The wood burning stoves have been in for some time and the damp proofing that was done left bare plaster around the hearth and on the side walls. I had to leave this to dry out thoroughly for 4-6 weeks, then put a coat of thinned paint on to seal the surface. I’ve been doing that this week and also putting on a second (third) layer of white paint to get the contrast evened out between the worked area and the original white wall.
I’m now ready to put the top coat(s) on. And for me, I’m going to be daring! I’m going to put the NewLife paint that I bought online, colour Spring Violet, on the whole of the wall in the front room, although to the side of the chimney breast it will be largely hidden by the bookcases. I’m really looking forward to getting it finished and the room straight again, especially all the books back on the shelves! In the living room, which is much sunnier (especially at present) I’m going to put the lilac haze paint (Colours from B&Q) which I used in my bedroom, just on the chimney breast itself. The wall to one side will need another coat of white when that’s done, but the other side is fine and was done only a couple of years ago.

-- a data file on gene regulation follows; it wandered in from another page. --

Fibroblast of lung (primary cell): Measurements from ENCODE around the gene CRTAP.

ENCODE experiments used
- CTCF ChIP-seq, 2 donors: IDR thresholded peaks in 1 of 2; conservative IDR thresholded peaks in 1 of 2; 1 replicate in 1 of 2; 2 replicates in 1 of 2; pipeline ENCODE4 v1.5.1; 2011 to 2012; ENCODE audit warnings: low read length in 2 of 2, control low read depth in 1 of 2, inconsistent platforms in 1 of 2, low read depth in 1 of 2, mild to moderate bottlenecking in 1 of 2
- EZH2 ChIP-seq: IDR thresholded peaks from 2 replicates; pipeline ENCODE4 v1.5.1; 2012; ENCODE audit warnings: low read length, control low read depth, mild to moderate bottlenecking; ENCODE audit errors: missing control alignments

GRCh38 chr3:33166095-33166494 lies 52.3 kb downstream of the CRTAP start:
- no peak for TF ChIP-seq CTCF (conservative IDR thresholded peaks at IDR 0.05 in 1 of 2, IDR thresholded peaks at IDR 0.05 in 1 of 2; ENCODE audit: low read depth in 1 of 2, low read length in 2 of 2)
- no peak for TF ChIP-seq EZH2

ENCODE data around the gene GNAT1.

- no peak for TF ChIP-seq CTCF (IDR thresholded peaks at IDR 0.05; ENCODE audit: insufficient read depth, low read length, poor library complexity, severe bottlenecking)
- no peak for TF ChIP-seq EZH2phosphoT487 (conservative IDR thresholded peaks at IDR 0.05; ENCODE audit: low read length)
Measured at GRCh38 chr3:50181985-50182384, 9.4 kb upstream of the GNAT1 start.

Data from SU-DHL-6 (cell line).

So then, when the mantelshelves are finally put above the fireplaces, and my bits and pieces and furniture all back in place, it should all look smashing. And when I manage to light the fires effectively, I’ll be doing more short-cycle carbon emissions from my heating rather than using oil, which is a fossil fuel. So my carbon footprint can come down a little more. No, I haven’t done a lifecycle analysis of the manufacture and installation of the stoves. But it’s a thought…
This is how they look now they’re finished: